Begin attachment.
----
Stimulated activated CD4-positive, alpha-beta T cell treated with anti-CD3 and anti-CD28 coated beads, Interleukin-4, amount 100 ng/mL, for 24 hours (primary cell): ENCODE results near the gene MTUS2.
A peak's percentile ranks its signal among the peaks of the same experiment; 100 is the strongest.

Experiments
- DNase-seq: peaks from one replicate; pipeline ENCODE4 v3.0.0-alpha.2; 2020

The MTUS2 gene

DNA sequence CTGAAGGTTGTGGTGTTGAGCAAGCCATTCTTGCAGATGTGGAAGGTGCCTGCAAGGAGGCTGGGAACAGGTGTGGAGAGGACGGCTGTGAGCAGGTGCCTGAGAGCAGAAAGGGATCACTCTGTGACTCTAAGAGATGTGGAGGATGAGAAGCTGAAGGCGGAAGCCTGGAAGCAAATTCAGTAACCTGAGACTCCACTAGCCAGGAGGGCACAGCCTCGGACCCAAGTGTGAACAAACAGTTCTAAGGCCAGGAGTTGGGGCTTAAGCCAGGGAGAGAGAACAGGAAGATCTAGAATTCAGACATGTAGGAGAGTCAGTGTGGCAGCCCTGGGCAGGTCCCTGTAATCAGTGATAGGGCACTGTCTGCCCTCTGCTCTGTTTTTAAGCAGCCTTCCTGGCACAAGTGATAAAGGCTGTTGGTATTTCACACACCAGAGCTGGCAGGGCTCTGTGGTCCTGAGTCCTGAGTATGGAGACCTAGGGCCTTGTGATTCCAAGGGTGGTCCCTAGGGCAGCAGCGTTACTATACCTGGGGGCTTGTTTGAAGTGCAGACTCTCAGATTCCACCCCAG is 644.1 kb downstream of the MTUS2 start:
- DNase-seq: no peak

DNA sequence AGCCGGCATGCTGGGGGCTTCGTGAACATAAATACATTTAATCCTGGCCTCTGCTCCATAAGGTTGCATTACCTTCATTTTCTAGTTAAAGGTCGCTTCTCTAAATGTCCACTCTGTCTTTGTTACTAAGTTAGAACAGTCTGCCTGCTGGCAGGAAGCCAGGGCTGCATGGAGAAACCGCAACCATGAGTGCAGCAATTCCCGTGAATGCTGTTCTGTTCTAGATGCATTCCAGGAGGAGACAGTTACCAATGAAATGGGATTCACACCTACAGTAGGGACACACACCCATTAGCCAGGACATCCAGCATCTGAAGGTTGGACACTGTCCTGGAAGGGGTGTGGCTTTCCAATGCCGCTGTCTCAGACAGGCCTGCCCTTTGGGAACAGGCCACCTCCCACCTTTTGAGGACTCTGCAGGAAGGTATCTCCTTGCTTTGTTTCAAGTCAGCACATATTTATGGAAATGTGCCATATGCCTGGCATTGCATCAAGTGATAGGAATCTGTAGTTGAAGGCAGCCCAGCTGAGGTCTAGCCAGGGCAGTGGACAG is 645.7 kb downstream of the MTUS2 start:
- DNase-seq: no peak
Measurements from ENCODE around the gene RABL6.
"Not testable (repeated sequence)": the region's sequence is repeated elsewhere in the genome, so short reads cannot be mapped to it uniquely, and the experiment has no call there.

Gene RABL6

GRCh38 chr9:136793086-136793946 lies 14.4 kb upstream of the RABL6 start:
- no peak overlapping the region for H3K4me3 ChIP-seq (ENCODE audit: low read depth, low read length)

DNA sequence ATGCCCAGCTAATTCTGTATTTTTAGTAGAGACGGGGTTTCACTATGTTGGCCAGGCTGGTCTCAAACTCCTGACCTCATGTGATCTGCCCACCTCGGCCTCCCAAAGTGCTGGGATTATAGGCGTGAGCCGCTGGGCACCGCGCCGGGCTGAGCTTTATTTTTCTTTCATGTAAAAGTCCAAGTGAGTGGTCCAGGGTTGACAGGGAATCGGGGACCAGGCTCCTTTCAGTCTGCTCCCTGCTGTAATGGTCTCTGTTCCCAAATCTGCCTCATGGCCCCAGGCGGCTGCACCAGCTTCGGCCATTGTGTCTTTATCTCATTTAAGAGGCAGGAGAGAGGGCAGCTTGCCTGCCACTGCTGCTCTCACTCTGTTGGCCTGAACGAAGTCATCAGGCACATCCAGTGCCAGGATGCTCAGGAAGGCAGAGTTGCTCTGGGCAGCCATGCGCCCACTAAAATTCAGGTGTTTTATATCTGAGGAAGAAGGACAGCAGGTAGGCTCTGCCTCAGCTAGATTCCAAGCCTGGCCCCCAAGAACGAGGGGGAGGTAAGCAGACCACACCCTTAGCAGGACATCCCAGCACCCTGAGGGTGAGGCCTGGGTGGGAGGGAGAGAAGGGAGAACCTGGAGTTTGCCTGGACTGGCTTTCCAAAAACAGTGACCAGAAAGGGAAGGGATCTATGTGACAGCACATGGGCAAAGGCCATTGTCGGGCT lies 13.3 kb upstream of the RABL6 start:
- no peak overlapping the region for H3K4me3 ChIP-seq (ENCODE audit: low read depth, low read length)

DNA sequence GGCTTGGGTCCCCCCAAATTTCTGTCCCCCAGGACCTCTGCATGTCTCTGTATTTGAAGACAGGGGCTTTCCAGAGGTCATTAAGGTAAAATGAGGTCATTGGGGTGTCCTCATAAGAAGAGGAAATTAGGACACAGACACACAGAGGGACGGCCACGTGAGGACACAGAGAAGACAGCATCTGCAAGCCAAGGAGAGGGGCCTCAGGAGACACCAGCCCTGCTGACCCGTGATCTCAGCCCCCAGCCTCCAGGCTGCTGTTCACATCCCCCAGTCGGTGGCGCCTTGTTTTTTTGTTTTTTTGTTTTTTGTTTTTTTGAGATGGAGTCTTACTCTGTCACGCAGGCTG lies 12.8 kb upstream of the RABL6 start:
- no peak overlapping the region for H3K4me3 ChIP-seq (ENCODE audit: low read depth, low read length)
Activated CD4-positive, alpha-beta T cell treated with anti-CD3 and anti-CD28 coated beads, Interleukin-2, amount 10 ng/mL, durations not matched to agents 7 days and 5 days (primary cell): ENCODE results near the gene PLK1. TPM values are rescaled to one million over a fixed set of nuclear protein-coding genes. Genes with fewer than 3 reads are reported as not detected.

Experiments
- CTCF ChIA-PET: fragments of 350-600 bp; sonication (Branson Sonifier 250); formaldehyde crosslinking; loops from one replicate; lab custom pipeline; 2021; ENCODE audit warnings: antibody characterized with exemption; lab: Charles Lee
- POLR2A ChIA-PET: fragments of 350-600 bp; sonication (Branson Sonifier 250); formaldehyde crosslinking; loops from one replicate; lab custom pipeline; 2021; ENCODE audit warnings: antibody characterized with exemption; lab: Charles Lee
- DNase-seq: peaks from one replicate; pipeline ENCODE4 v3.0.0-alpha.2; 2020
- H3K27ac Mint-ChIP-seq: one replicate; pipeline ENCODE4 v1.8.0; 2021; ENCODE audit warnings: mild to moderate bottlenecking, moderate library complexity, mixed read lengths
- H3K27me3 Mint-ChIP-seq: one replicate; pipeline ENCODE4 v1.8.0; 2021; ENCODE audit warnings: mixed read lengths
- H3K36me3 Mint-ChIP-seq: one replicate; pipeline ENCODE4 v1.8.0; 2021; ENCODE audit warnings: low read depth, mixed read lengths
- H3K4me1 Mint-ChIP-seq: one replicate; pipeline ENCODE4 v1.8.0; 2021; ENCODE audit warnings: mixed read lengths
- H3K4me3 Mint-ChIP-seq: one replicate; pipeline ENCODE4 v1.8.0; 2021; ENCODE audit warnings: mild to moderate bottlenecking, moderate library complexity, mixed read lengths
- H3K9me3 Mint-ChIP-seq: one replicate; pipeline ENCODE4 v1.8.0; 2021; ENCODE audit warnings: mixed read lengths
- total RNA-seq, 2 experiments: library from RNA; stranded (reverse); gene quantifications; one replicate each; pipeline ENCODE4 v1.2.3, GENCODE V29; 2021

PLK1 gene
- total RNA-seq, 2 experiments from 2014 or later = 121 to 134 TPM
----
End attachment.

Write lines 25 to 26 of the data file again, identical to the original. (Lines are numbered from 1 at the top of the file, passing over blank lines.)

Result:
- H3K27me3 Mint-ChIP-seq: one replicate; pipeline ENCODE4 v1.8.0; 2021; ENCODE audit warnings: mixed read lengths
- H3K36me3 Mint-ChIP-seq: one replicate; pipeline ENCODE4 v1.8.0; 2021; ENCODE audit warnings: low read depth, mixed read lengths